The Mayo Clinic, with more than eight months of cash in reserve, received about $170 million in bailout funds, according to data compiled by Good Jobs First, which researches government subsidies of companies. The Mayo Clinic is furloughing or reducing the working hours of about 23,000 employees, according to a spokeswoman, who was among those who went on furlough. A second spokeswoman said that Mayo Clinic executives have had their pay cut.

Seven chains that together received more than $1.5 billion in bailout funds — Trinity Health, Beaumont Health and the Henry Ford Health System in Michigan; SSM Health and Mercy in St. Louis; Fairview Health in Minneapolis; and Prisma Health in South Carolina — have furloughed or laid off more than 30,000 workers, according to company officials and local news reports.

The bailout money, which hospitals received from the Health and Human Services Department without having to apply for it, came with few strings attached.

Katherine McKeogh, a department spokeswoman, said it “encourages providers to use these funds to maintain delivery capacity by paying and protecting doctors, nurses and other health care workers.” The legislation restricts hospitals’ ability to use the bailout funds to pay top executives, although it doesn’t stop recipients from continuing to award large bonuses.

The hospitals generally declined to comment on how much they are paying their top executives this year, although they have reported previous years’ compensation in public filings. But some hospitals furloughing front-line staff or cutting their salaries have trumpeted their top executives’ decisions to take voluntary pay cuts or to contribute portions of their salary to help their employees.

The for-profit hospital giant Tenet Healthcare, which has received $345 million in taxpayer assistance since April, has furloughed roughly 11,000 workers, citing the financial pressures from the pandemic. The company’s chief executive, Ron Rittenmeyer, told analysts in May that he would donate half of his salary for six months to a fund set up to assist those furloughed workers.

But Mr. Rittenmeyer’s salary last year was a small fraction of his $24 million pay package, which consists largely of stock options and bonuses, securities filings show. In total, he will wind up donating roughly $375,000 to the fund — equivalent to about 1.5 percent of his total pay last year.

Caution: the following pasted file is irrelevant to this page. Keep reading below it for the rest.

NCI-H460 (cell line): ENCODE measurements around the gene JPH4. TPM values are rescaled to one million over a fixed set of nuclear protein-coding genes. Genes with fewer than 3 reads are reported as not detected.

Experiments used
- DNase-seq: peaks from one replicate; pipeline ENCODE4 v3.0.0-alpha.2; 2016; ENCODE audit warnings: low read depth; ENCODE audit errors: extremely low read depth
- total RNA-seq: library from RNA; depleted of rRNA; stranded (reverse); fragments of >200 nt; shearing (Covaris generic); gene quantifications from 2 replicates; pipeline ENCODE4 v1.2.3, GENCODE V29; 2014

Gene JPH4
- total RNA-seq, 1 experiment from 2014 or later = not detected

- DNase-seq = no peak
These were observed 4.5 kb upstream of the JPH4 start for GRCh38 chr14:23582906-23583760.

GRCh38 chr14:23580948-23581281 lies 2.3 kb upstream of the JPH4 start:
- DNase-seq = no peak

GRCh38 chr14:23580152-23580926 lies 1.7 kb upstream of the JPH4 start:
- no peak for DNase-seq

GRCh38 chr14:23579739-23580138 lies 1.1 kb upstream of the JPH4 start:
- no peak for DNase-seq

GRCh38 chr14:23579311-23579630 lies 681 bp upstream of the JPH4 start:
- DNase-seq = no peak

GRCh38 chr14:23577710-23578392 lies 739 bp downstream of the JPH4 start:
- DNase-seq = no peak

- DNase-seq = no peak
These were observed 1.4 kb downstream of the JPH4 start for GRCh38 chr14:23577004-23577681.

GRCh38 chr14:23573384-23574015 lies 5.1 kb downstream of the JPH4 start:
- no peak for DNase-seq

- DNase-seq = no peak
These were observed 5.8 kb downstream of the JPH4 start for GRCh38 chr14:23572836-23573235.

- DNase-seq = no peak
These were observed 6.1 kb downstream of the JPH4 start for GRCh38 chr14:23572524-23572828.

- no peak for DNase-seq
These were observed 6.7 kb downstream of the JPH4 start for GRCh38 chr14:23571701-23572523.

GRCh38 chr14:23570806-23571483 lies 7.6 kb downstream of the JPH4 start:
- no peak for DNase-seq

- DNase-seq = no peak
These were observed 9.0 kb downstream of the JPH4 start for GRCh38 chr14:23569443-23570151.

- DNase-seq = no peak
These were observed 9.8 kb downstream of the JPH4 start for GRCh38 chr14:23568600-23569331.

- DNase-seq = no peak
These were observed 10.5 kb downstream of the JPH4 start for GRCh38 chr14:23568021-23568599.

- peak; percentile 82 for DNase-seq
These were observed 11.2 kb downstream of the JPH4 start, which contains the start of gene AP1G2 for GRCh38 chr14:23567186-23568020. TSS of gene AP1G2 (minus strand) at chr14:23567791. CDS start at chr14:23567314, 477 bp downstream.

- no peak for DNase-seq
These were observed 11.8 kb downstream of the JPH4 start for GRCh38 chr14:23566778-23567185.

A Tenet spokeswoman declined to comment on the precise figures.

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Credit…William DeShazer for The New York Times

The chief executive at HCA, Samuel Hazen, has donated two months of his salary to a fund to help HCA’s workers. Based on his pay last year, that donation would amount to about $237,000 — or less than 1 percent — of his $26 million compensation.

“The leadership cadre of these organizations are going to need to make sacrifices that are commensurate with the sacrifices of their work force, not token sacrifices,” said Jeff Goldsmith, the president of Health Futures, an industry consulting firm.

Many large nonprofit hospital chains also pay their senior executives well into the millions of dollars a year.

Dr. Rod Hochman, the chief executive of the Providence Health System, for instance, was paid more than $10 million in 2018, the most recent year for which records are available. Providence received at least $509 million in federal bailout funds.

A spokeswoman, Melissa Tizon, said Dr. Hochman would take a voluntary pay cut of 50 percent for the rest of 2020. But that applies only to his base salary, which in 2018 was less than 20 percent of his total compensation.

Some of Providence’s physicians and nurses have been told to prepare for pay cuts of at least 10 percent beginning in July. That includes employees treating coronavirus patients.

  • Frequently Asked Questions and Advice

    Updated June 5, 2020